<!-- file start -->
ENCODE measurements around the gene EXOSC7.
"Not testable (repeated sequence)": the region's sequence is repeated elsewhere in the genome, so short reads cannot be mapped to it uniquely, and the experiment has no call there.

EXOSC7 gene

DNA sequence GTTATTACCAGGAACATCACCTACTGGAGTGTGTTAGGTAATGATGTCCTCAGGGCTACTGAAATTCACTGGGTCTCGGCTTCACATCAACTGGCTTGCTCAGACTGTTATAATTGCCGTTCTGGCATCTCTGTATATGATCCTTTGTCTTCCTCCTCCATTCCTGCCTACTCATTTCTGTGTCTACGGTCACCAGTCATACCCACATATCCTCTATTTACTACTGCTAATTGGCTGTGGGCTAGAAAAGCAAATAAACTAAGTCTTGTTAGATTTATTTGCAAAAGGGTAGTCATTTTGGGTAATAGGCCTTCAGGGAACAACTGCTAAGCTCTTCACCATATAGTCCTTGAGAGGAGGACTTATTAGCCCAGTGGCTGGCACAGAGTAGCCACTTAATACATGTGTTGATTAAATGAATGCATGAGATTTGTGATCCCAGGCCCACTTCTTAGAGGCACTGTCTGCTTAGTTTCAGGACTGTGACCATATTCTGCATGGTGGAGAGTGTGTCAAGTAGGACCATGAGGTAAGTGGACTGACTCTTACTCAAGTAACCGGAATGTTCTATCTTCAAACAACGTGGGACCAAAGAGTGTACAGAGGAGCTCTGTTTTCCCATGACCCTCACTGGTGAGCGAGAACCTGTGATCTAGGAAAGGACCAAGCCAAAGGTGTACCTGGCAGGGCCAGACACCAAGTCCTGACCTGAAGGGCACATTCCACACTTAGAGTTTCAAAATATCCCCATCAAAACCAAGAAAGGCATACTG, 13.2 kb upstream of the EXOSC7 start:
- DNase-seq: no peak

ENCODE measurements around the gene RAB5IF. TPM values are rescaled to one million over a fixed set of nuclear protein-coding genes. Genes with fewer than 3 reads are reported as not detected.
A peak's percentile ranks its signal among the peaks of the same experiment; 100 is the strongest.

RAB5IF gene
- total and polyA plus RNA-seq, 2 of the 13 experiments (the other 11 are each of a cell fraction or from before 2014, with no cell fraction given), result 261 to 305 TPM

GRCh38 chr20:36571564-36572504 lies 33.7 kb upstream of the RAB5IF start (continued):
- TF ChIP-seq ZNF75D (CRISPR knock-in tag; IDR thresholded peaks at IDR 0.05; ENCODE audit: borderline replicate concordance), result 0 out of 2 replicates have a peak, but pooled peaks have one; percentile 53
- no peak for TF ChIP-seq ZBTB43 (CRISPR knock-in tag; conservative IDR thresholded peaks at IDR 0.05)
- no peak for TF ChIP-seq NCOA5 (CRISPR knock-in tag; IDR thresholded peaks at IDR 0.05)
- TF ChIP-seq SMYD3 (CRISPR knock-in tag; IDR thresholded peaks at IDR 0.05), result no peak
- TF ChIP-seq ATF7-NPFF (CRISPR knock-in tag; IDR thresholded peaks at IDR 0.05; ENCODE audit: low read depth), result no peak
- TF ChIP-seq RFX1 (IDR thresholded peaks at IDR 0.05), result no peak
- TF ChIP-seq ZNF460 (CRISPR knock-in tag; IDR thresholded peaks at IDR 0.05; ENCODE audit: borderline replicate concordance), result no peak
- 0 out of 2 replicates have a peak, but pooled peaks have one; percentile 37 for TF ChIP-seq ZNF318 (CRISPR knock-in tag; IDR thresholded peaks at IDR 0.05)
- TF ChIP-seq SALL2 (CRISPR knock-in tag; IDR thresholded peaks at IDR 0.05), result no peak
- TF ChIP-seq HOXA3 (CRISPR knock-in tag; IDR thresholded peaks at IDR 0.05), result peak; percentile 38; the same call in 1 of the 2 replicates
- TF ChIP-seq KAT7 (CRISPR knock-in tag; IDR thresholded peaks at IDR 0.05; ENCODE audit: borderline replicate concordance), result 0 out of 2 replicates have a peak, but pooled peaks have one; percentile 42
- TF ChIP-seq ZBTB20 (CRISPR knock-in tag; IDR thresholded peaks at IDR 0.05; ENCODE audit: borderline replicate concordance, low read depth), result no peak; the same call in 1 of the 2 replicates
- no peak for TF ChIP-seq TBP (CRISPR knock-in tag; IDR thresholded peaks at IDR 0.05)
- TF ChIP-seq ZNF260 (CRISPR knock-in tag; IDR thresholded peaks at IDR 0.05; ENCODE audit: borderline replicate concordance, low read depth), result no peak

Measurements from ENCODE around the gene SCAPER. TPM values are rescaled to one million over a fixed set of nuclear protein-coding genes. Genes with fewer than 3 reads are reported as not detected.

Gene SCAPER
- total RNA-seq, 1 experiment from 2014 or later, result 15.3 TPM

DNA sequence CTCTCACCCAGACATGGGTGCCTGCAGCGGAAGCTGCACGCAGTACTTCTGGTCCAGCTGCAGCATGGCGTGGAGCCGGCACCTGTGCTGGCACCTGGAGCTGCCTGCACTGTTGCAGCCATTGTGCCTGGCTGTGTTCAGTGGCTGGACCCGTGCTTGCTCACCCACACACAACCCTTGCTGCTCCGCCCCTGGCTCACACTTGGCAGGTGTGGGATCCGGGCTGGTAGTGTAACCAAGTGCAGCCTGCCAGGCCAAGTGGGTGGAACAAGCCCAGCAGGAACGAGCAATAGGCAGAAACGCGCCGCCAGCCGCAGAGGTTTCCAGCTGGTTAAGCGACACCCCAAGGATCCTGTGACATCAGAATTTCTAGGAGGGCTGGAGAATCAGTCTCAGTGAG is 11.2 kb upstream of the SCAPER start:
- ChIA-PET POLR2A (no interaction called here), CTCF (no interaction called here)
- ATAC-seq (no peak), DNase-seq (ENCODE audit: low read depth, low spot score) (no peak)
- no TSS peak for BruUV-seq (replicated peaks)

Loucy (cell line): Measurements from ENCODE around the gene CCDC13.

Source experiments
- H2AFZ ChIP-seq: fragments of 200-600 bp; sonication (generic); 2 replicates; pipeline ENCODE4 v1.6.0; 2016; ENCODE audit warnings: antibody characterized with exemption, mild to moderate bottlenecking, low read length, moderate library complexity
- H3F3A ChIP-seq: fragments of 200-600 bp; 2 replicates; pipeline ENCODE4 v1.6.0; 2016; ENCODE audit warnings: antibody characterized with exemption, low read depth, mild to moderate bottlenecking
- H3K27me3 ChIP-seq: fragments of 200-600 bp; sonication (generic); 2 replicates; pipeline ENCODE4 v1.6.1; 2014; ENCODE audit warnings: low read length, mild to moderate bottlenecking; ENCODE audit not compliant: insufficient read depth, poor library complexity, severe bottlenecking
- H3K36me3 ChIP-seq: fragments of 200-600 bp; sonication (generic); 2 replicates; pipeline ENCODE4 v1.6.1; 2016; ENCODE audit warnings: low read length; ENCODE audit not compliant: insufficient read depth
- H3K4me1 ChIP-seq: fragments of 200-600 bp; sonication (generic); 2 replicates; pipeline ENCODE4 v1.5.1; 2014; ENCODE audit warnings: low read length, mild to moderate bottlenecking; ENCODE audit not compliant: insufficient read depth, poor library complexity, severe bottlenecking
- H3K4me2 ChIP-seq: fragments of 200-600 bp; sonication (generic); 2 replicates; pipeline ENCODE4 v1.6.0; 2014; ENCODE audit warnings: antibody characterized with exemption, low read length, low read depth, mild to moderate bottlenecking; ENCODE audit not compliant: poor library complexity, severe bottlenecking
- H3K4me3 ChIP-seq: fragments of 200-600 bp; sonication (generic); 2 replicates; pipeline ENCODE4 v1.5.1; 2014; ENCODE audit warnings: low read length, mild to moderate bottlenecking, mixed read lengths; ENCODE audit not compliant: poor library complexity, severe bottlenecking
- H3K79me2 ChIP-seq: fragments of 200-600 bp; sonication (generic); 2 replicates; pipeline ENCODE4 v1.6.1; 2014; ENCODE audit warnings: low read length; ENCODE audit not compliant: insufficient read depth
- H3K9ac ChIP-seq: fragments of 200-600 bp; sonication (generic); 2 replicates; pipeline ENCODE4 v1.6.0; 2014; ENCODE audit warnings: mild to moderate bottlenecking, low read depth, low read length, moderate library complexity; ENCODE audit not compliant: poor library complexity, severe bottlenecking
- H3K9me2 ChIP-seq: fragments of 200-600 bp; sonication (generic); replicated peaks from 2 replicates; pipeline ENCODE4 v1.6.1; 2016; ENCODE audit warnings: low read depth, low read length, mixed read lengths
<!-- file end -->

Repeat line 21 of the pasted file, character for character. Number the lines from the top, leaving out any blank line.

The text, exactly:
- TF ChIP-seq KAT7 (CRISPR knock-in tag; IDR thresholded peaks at IDR 0.05; ENCODE audit: borderline replicate concordance), result 0 out of 2 replicates have a peak, but pooled peaks have one; percentile 42